Oh, Fibristas and Fibristos, i am swooning, raptured and in thrall. How can something so hard make me so soft and gooey eyed? Perhaps you too will fall under its glittering hard carapaced shell spell………
I have drawers full of lace. I never wear it, i rarely use it, but i love the stuff. My girliegirl side coveted it when i was a child, my sensible side said it was pointless and perhaps even wrong to wear something so fragile and beautiful. I’ve always wanted to make lace, but i know i’d never have the patience, or the dexterity now and the focus. I can’t tat, can barely crochet and knit never. But embroidery can simulate the appearance of lace, and even some of the characteristics, depending on the stitch. All the raised effect stitches i have been learning and practicing in the last little while, can combine with net darning, Punto in Aria and Battenburg. And with the machine creating the base ground, speed does become a factor. I can spend hours spinning the tulle in the machine adding various grounds with my favourite machine stitches, then slow down and add relief, in many senses of the word :}, with hand work.
But i don’t want just gossamer; i want depth, hand, weight and treasure, sound even. How can i add that to something so fragile and silent? Can i add a different media, one so sharply masculine— like metal? Yes……….. In stitching the metals, they become optical illusions, puddled with light, disappearing into the background. Sparks show in unstitched areas of the copper, the air is illuminated in the sinuous clearings of tulle, the surface of hand and machine stitch is tactile and deep.
The stitches condense, fall off the edge, shadow themselves if the bobbin is a different colour. When i hoop for the handwork, i have a sheer tambourine ringing with the basso profundo of black, the tenor of twilight purple and the soprano of sweet 16 pink. All of it rings again the needle, the metal and the beads. The sussuration of cloth against the rasp of metal against the soft notes of thread: if i could see music as i dream music, it would look like this.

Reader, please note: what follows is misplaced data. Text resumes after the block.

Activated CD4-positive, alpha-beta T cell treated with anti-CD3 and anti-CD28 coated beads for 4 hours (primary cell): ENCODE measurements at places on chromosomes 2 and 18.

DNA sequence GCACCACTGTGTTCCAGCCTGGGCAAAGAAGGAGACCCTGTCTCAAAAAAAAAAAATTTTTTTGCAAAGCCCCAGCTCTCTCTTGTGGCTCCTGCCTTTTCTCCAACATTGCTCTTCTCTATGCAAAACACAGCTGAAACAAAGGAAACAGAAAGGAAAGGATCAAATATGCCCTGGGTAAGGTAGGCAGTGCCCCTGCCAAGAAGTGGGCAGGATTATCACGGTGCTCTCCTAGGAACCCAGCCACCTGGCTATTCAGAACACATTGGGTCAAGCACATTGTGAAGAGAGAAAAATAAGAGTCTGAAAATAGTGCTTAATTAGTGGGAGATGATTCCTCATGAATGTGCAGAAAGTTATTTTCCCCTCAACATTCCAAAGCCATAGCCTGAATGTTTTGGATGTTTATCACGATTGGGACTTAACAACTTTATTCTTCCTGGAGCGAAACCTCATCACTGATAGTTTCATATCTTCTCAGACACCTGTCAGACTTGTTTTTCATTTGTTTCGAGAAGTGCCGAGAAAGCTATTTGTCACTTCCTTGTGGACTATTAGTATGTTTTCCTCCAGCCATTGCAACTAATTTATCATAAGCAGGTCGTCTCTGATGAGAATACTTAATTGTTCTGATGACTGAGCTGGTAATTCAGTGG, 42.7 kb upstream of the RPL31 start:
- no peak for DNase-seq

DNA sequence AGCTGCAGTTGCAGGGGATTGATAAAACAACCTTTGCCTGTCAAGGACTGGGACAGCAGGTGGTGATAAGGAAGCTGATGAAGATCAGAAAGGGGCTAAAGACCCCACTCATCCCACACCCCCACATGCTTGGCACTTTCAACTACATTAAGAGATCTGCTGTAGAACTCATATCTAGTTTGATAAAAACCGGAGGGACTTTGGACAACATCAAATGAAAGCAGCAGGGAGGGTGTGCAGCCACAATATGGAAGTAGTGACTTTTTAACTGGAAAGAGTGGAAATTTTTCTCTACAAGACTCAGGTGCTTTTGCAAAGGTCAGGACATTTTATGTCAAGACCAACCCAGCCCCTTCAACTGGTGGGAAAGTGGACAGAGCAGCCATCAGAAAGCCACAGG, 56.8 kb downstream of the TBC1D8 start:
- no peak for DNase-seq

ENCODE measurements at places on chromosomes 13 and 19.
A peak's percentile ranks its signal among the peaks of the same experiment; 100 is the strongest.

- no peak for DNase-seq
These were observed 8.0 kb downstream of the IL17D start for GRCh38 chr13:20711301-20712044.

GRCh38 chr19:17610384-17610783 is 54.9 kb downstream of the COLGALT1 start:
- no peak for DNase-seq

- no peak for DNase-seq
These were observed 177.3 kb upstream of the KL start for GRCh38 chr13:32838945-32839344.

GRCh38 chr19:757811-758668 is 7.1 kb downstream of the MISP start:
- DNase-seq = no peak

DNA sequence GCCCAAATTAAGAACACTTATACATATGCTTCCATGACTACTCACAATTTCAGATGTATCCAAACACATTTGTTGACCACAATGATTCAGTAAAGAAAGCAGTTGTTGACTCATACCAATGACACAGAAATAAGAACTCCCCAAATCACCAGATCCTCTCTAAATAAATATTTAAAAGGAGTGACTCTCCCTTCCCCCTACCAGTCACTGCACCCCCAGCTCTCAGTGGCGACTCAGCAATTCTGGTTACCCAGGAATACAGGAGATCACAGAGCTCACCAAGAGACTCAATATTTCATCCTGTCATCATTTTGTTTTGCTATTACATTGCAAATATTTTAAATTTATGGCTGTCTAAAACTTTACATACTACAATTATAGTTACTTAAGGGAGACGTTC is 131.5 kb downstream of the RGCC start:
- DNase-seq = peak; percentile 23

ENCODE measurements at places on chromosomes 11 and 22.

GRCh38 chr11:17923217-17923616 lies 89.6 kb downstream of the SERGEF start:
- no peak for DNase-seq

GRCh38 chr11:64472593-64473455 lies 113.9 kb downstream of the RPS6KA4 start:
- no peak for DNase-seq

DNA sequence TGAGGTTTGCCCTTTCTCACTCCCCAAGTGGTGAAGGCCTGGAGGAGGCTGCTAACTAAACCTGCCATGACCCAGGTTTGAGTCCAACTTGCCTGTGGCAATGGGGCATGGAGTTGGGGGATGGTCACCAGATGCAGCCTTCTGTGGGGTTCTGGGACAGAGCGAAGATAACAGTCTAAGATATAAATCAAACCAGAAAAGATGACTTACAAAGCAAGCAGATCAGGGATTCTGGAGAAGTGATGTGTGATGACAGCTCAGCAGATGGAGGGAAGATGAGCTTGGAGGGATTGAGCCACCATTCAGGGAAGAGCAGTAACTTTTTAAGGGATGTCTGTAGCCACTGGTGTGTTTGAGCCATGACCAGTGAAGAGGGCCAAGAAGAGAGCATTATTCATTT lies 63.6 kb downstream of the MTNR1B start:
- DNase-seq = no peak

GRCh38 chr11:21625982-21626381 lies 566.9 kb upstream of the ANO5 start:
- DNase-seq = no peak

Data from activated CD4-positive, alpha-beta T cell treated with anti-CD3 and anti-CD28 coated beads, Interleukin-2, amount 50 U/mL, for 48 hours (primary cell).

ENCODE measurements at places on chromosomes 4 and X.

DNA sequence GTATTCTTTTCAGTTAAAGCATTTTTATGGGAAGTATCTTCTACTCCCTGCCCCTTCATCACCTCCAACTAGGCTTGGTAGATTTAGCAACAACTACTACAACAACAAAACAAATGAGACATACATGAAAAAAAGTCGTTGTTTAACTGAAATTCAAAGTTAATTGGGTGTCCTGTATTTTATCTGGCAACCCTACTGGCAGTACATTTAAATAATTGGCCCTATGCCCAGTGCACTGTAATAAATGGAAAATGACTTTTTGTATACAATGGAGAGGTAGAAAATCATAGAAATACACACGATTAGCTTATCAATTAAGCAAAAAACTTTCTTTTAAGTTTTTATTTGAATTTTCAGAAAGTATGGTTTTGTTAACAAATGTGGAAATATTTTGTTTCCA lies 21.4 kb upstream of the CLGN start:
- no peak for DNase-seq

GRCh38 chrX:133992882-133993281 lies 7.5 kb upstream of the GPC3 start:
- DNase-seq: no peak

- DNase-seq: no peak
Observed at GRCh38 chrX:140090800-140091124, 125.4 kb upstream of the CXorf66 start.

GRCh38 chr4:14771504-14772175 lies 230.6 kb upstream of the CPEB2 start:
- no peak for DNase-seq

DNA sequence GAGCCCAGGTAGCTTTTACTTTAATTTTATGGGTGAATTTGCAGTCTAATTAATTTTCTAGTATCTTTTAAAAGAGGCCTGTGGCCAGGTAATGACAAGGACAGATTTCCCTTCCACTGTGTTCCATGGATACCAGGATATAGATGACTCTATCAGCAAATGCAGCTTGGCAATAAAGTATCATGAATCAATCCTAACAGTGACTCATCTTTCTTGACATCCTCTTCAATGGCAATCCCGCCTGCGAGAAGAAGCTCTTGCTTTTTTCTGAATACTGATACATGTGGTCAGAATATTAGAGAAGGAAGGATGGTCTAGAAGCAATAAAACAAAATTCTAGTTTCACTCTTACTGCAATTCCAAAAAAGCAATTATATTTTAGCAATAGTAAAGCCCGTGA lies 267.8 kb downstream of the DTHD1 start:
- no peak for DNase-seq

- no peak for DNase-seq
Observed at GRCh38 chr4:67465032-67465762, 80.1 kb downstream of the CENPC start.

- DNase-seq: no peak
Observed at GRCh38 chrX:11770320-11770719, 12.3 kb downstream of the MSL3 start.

AHEM. I always get carried away when i start using metal in my art. If you Google this subject “stitching with metal” or any combination of those words, you will find fascinating references to metal fabrication and engine repair—which can yield up some pretty cool and inspiring ideas actually—-but little information on what we mean. Pity, because there is eyecandy, tutes, books and supplies out there on this subject.
We can be iconic with metal:
From Eileen (?)
Above Jill Kennedy. Below, Trish Hassler:
The Art of Stitching on Metal, Ann Parr:
Sorry, Ann doesn’t seem to have a website or blog.
This Lustre’d Cloth Alysn Midgelow Marsden:
Paper, Metal, Stitch, Maggie Grey:
I have a copy of each of the second and third books—-both are excellent. The first one is purely metal work on textiles, with various treatments; the second covers more media and is wonderful for experimentation. Alysn’s book is my favourite though, as most of the “supplies” are easier to get.
I couldn’t find a lot of tutes either, or websites! There’s one here on Quilting Arts, and for the others i’ll send you to my blog :)They are for machine work, though i’ve combined hand stitch or beading with them on occasion, but some techniques could be adapted to hand work, if you are clever.
If anyone knows of others, PLEASE add them to the comments, or email me!
Arlee Barr is a Canadian artist, working primarily with textiles. She describes herself as “curious, eccentric and just a little opinionated“. Surrealist in thought, Fauvist at heart, Arlee likes the eclectic, explorative and absurd. Sprinkled around the interwebs, she can be found hanging around her fantastic blog.